The Las Vegas Raiders head into the offseason with wide receiver as one of their biggest needs. The question is how they go about rebuilding the depleted unit?
Quarterback Derek Carr had his hands full trying to compete with bare bones at wide out. This of course, after the Antonio Brown fiasco derailed the 2019 Raiders, which showed the inherent peril of building an offense around one player. Needless to say, the receivers room resembled musical chairs the rest of the way.
It will be interesting to see which route general manager Mike Mayock and head coach Jon Gruden decide to take. Other than Hunter Renfrow, and maybe Tyrell Williams, this group will undergo a major face lift if winning right now is a priority.
Veterans and Proven Talent?
Free agency will provide some interesting possibilities barring a major trade, such as a deal for Odell Beckham Jr. as an example. You would think the Brown debacle would discourage Las Vegas from even contemplating such a move. However, as we’ve all learned, we must never put anything past the head coach. If he wants someone like Beckham, he’ll pull the trigger. The smarter route would be to add at least a couple of wide receivers who could come in to help Carr regain his 2016 form.
For instance, picking up A.J. Green and Randall Cobb would get this done, and more importantly, this transaction wouldn’t break the bank either. Cobb was on a one-year deal worth $5 million with the Cowboys last season. Per Spotrac, he’ll have a projected market value of $7.1 million per season in free agency. Green’s last contract was for four years worth $60 million. Last season alone, his cap hit was $15.1 million, but to say he’ll command the same type of money is ridiculous. He’s been battling injuries for the last few years and did not play at all in 2019. A dream scenario would be to land him on a one-year “prove-it” deal though that’s unlikely. Per Spotrac, Green currently has a market value of $9.1 million per season. The Raiders could offer a two-year deal and see if he can regain his Pro Bowl form.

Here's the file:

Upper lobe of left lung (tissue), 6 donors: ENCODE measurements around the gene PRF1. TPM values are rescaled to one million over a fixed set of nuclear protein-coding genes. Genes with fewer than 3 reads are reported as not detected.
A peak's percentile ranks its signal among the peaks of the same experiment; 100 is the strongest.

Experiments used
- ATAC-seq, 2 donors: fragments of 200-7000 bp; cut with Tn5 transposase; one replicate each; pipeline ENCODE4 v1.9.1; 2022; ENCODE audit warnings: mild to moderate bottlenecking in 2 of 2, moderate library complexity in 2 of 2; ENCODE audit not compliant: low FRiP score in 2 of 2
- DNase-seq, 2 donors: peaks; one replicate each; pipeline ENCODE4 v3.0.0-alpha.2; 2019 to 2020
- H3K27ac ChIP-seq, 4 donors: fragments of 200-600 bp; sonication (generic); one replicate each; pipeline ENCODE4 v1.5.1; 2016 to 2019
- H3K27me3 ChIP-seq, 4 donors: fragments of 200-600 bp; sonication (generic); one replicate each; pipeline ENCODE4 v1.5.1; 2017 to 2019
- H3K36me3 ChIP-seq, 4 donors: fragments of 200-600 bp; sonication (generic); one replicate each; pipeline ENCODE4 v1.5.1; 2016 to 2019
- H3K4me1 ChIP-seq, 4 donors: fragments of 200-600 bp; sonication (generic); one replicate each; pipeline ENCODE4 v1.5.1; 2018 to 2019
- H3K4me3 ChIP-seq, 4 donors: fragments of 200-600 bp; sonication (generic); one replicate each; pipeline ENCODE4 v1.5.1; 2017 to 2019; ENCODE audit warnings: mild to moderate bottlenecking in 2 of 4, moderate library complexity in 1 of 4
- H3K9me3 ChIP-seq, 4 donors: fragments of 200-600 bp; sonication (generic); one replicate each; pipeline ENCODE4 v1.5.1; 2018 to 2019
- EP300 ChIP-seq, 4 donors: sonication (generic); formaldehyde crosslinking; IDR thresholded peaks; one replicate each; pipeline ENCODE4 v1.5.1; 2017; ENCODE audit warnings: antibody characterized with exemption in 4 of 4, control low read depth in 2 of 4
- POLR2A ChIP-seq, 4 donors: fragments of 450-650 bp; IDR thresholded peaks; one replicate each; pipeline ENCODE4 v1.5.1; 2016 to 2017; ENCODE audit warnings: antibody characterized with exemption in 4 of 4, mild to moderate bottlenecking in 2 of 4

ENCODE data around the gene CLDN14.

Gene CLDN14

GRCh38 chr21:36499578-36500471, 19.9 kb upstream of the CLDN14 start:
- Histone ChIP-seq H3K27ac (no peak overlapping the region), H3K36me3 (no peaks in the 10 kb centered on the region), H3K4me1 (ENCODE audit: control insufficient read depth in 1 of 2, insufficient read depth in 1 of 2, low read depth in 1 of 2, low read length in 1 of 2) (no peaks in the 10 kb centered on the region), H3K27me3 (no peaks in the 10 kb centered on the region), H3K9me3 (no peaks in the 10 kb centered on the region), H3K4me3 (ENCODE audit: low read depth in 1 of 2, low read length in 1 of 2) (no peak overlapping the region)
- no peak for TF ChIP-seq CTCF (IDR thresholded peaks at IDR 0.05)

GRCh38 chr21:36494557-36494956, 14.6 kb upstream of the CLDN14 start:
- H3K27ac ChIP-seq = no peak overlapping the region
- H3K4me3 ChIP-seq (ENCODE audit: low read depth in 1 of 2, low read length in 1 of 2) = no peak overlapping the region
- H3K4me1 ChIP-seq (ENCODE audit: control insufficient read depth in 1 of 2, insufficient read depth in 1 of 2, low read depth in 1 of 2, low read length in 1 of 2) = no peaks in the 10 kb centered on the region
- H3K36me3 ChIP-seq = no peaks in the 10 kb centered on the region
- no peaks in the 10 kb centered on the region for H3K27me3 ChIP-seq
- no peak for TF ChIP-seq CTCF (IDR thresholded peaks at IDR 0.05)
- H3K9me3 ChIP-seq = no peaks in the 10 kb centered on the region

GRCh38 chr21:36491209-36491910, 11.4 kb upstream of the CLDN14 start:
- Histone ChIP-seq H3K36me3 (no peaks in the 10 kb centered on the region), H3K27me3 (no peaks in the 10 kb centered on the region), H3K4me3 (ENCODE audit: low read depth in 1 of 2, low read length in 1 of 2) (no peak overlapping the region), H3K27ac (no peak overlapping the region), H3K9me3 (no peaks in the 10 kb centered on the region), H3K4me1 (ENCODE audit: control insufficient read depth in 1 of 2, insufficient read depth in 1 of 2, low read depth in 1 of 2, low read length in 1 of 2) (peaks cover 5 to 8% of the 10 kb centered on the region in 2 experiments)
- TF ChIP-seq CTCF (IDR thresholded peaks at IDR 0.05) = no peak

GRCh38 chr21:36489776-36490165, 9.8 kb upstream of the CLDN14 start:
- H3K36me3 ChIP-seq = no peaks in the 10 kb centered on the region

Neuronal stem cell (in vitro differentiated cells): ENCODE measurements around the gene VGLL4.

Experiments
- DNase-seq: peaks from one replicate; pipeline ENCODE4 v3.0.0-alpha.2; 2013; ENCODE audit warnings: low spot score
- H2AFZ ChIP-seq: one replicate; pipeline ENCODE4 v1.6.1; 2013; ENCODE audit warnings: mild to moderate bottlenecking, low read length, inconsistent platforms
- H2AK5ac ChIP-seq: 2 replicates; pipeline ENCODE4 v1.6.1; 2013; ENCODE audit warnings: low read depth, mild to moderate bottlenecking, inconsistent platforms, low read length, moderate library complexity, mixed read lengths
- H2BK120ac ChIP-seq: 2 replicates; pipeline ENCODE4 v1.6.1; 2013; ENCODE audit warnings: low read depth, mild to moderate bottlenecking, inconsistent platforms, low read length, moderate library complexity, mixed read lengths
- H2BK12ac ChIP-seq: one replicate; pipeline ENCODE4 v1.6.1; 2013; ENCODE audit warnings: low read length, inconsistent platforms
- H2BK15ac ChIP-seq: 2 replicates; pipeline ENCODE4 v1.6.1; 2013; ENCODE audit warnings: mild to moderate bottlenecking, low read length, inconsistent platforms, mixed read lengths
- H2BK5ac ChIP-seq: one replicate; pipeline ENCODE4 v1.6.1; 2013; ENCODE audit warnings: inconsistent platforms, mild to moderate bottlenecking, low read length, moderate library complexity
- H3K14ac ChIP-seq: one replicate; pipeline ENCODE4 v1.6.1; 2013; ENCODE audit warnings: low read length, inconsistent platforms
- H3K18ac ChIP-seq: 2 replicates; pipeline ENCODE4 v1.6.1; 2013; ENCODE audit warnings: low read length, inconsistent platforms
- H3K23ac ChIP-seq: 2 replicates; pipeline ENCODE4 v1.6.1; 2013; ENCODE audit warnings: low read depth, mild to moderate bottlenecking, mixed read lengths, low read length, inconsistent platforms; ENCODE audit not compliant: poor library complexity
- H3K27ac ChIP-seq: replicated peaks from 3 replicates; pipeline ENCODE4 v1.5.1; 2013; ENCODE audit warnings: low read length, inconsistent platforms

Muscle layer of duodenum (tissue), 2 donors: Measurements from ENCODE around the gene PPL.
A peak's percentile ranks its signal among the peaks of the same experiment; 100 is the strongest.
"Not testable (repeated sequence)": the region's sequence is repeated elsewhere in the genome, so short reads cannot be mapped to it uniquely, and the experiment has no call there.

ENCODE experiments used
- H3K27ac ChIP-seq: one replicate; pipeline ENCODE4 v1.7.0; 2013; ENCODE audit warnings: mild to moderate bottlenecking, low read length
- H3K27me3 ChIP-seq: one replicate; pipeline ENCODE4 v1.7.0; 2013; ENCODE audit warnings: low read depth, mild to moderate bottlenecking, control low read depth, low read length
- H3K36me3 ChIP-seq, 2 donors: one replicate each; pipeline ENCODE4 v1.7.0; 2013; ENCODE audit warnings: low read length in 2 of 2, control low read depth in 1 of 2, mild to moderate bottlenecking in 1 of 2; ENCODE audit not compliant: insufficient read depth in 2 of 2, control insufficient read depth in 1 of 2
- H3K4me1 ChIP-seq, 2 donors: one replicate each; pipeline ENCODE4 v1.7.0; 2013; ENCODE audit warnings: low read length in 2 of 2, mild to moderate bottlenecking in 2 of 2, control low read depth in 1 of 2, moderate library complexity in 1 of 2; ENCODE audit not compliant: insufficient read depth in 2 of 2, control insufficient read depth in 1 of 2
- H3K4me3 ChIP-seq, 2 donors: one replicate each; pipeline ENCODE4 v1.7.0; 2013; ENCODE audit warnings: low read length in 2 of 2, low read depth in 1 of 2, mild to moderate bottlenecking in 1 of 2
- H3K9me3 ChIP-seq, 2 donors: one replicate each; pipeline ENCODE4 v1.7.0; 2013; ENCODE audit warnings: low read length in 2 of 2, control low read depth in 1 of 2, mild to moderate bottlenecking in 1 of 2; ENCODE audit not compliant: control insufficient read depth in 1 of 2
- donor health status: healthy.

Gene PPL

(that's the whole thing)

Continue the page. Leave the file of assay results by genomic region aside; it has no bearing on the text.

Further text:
Another approach would be to stay away from expensive free agents altogether, which would mean a reliance on inexperienced youth. It could work, as the Raiders will potentially have Renfrow, Zay Jones, and Tyrell Williams back. If so, Mayock and Gruden could go all in on the offense and draft one or two wide receivers in the first round. In a recent mock, the Raiders take both Henry Ruggs III and Laviska Shenault Jr. in the first. Such scenario would help Las Vegas in more than one front. First, the wide receiver corps would have a hefty infusion of talent, which would benefit the team from a long-term point of view. Williams played excellent before plantar fasciitis hobbled him last year, a “true number two wide receiver” already in house mitigates depth concerns.
A second important facet of going this route would be the monetary comfort. None of the players previously mentioned would be breaking the bank in 2020, which would give the Raiders flexibility to invest in the defense. The enigma here though is who will be the starting at quarterback in 2020. Let’s say Gruden rolls with incumbent Carr, would such a young core be a good idea? In other words, lets look at this way: If the Raiders successfully pursue Tom Brady, would the organization trusting him more to elevate the aforementioned wide receiver group than Carr? After all, Brady won’t come cheap even with the tax benefits of playing in Nevada. Could Carr do the same? Will have to wait and see how this unit looks after April.
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